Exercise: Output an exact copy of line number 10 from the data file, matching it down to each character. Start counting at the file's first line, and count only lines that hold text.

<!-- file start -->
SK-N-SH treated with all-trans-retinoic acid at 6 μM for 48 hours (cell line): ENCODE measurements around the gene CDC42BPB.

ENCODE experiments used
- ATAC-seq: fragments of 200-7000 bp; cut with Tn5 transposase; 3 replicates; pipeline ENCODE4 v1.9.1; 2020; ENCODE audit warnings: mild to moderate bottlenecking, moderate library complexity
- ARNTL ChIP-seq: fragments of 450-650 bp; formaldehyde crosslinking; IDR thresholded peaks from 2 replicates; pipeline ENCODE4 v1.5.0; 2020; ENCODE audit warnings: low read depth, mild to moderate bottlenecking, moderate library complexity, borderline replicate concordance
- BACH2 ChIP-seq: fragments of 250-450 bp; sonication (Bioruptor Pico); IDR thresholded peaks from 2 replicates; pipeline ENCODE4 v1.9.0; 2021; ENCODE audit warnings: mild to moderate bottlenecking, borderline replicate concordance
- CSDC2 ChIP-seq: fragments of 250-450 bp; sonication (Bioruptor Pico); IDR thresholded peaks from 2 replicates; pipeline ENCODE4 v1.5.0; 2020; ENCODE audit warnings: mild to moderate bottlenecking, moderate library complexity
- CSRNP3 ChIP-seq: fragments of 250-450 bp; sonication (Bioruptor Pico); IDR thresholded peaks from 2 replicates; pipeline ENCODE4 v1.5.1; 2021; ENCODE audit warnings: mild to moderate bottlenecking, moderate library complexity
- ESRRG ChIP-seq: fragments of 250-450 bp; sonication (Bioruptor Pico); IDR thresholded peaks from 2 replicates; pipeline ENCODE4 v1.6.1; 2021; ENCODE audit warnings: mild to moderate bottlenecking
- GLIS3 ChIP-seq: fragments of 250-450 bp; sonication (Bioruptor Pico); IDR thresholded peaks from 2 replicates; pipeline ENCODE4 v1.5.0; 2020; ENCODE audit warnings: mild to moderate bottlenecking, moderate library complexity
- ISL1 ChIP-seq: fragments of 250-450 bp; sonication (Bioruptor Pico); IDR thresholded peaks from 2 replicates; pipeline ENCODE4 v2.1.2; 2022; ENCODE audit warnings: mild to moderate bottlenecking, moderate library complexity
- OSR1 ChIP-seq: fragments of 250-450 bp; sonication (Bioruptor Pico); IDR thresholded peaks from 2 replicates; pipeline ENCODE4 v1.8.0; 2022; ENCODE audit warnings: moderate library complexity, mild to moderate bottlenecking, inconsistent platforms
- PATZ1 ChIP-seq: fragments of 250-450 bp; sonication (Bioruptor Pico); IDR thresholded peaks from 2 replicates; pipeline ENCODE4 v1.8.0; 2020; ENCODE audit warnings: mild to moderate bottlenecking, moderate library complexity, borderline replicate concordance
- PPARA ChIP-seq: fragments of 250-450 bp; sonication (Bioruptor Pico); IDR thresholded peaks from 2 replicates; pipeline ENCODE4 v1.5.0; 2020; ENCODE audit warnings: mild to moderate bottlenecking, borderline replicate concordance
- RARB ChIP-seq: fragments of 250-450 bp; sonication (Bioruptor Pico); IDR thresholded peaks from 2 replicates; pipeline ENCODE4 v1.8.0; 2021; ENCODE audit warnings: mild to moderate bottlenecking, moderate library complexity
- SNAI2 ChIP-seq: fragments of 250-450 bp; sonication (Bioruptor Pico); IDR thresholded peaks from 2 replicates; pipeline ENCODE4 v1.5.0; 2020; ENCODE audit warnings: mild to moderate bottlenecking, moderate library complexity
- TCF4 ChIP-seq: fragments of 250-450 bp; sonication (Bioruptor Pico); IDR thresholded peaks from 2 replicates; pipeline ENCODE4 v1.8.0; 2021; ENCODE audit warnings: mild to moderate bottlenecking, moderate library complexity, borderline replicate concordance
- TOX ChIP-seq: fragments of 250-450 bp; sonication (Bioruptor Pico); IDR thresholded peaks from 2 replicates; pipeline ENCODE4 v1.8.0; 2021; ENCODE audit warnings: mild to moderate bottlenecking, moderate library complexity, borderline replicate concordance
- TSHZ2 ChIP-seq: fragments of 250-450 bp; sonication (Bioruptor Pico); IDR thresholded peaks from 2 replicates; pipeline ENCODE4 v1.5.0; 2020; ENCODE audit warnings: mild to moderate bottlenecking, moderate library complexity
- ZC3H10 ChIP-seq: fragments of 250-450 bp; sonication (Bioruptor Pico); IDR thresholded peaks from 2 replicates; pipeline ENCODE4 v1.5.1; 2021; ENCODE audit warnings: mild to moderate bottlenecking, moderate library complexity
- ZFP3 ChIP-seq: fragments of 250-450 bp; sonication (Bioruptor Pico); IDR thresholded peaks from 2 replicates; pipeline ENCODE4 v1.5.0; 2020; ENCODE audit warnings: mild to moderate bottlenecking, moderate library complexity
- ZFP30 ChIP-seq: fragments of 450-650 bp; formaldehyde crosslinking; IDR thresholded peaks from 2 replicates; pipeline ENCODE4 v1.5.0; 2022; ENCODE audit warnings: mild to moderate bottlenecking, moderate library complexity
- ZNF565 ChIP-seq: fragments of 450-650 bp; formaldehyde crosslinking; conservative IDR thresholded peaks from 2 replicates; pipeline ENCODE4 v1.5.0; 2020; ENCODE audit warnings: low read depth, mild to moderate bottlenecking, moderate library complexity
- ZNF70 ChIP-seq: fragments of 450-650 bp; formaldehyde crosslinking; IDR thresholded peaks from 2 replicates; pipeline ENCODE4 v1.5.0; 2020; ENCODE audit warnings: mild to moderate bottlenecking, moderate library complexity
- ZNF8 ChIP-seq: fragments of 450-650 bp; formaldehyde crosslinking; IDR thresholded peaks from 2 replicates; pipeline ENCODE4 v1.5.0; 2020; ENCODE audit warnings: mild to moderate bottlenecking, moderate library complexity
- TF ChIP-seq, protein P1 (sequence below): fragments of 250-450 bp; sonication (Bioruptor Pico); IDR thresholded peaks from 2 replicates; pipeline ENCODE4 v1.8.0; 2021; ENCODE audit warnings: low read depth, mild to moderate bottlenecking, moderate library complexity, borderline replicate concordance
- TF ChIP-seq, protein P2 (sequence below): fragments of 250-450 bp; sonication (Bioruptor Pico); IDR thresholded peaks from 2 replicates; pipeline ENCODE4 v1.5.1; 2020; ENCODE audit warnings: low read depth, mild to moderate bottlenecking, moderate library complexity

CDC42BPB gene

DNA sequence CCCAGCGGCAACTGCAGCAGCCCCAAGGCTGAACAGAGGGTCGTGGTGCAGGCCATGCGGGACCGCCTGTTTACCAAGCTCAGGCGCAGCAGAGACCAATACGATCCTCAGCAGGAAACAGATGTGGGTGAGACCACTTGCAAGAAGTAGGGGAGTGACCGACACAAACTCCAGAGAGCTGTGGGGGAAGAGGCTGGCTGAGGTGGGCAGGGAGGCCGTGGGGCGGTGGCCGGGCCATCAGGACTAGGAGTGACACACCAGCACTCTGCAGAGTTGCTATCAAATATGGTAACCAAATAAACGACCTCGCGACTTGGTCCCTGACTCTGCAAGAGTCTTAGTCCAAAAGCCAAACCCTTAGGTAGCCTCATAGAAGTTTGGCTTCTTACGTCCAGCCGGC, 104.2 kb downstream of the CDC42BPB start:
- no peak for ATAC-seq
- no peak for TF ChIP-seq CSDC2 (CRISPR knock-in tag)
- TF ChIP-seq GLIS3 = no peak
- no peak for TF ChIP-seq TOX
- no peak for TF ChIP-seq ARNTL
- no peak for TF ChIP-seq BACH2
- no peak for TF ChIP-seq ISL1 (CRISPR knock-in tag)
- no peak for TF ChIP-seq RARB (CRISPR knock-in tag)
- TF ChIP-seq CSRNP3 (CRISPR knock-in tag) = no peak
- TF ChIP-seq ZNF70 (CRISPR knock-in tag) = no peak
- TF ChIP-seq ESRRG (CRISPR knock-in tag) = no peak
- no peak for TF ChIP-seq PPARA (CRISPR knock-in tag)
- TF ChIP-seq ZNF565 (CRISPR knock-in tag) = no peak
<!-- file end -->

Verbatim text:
- ISL1 ChIP-seq: fragments of 250-450 bp; sonication (Bioruptor Pico); IDR thresholded peaks from 2 replicates; pipeline ENCODE4 v2.1.2; 2022; ENCODE audit warnings: mild to moderate bottlenecking, moderate library complexity